Avoid habitual risk factors to keep heart diseases at bay

Keep your teen from smoking.(photo:IANSLIFE)
Tobacco use damages blood vessels, elevates blood pressure for a short while and is responsible for reduced exercise tolerance. Photo: IANS

September 29th is celebrated globally as World Heart Day, and this occasion is used to raise awareness about cardiovascular conditions that are responsible for over half of all the non-communicable diseases in the world. The World Heart Federation announced the annual observance of this day in collaboration with the World Health Organization in 1999. World Heart Day informs people about cardiovascular disease (CVD) including heart disease and stroke, which are the world’s leading causes of death, claiming 18.6 million lives each year; spreading awareness about preventive measures is another aim. It aims at educating people to have a healthy heart by controlling risk factors such as tobacco use, unhealthy diet, and physical inactivity, at least 80% of premature deaths from heart disease and stroke could be avoided.

A global aim to raise awareness

World Heart Day is a global campaign with a different theme each year, during which individuals, families, communities, and governments around the world participate in activities to improve heart health and spread awareness. Through this campaign, the World Heart Federation unites people from all countries and backgrounds in the fight against the CVD burden and inspires and drives international action to encourage heart-healthy living across the world. The theme this year is ‘Use Heart For Every Heart’ which encourages individuals to make this campaign more personal and impactful with their activities for the people suffering from this condition.

Cardiovascular conditions and risk factors

The heart is the strongest muscle of the human body and is literally the size of one’s fist! Although impressive, our body is vulnerable to cardiovascular conditions that affect the heart or blood vessels leading to coronary heart diseases and cerebrovascular diseases commonly known as heart attack and stroke respectively. habitual risk factors such as smoking, high cholesterol, or a sedentary lifestyle contribute to heart attack and stroke.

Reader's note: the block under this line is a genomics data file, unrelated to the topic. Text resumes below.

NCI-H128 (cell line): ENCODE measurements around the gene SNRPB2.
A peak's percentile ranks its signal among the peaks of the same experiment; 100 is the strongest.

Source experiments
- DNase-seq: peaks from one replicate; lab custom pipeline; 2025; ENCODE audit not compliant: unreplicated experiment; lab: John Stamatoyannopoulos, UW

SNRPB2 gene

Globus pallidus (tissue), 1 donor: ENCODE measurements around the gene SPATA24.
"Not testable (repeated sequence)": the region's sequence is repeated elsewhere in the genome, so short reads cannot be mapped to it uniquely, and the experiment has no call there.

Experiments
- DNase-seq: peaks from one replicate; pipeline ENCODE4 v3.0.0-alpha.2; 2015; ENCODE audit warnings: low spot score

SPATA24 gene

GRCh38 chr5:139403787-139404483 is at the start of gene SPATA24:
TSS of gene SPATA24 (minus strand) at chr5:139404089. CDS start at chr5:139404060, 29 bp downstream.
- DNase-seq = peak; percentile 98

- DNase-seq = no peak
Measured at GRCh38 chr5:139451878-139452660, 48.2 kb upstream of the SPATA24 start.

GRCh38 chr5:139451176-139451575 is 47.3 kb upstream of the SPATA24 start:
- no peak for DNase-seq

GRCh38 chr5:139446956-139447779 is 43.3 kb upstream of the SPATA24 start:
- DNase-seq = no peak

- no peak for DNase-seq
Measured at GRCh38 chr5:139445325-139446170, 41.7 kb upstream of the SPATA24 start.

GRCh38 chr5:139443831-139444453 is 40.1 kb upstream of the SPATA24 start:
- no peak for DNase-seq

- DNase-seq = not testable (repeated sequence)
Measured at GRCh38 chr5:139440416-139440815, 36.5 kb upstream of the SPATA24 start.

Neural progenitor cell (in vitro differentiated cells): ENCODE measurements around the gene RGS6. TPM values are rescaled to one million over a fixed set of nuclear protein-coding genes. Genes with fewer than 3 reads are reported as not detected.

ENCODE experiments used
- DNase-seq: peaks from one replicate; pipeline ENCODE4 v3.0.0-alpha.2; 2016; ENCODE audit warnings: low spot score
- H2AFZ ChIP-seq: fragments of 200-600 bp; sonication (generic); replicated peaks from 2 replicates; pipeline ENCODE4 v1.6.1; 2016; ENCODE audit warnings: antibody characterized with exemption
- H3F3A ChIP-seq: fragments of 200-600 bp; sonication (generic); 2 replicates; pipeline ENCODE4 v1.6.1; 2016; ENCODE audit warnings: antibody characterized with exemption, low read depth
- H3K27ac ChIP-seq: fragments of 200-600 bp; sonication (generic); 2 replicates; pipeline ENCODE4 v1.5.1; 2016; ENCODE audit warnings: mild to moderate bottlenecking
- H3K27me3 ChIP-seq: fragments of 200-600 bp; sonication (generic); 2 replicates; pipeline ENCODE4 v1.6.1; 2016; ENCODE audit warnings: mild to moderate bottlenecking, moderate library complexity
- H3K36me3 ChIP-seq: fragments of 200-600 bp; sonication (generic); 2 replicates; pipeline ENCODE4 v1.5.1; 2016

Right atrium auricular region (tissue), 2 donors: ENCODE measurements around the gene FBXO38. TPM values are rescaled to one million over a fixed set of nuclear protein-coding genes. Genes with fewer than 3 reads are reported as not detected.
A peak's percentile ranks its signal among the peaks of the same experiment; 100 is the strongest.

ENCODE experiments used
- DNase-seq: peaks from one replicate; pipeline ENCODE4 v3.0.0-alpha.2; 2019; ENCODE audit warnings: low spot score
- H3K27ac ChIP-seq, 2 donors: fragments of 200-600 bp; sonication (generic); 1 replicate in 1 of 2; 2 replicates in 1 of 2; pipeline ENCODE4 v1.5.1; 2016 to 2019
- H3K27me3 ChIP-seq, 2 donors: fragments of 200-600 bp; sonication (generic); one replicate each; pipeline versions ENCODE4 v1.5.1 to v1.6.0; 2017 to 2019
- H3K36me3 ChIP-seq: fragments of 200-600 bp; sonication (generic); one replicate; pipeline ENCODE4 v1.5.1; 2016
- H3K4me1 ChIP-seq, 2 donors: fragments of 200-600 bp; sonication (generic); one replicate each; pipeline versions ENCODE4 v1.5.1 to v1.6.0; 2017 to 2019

The most common risk factors for CVD are high BP, diabetes, poor diet, lack of exercise, and smoking, and can be considered modifiable factors. A cluster of conditions that increase the risk of heart disease, stroke, and diabetes is known as Syndrome X or Metabolic Syndrome.

The World Heart Federation highlights four main risk factors:

» Diabetes - Uncontrolled Type 2 diabetes is responsible for the development of cardiovascular conditions. Uncontrolled Diabetes ends up damaging blood vessels and nerves and is indeed known as the ‘Silent Killer’ by making diabetic patients at heightened risk of CVD making the prevention of CVD onset a major priority.

» Physical Inactivity - Daily 30 mins of physical activity is essential for keeping metabolic diseases at bay. Lack of physical exercise is often seen as a result of a sedentary lifestyle which is common in the urban population.

» Cholesterol - A diet rich in calories rather than nutrients is a core reason for high blood cholesterol. Elevated cholesterol deposits into arteries often cause narrowing and blocking of blood flow, leading to a heart attack or stroke.

» Tobacco - Tobacco consumption damages blood vessels, elevates blood pressure for a short while, and is responsible for reduced exercise tolerance. All of these contribute to poor health in the long run, and regular use leads to lung diseases, cancer, and cardiovascular disease.

Covid 19 and Heart Health

At the beginning of 2020, when a novel coronavirus with potentially severe consequences emerged, the race was on to learn everything about it. Before long, and with so much still to be discovered, an unfortunate trend emerged: COVID-19 posed a particular risk to patients with underlying issues such as heart disease, which was already a leading cause of death globally. This situation also led to a worrying trend that heart patients, who would usually seek routine care or need to access emergency services for non-COVID-related issues, were avoiding hospitals and doctors.

(Dr Jayesh Bhaskaran is HOD & Senior Consultant, Centre for Heart & Vascular Care, Meitra Hospital, Kozhikode)

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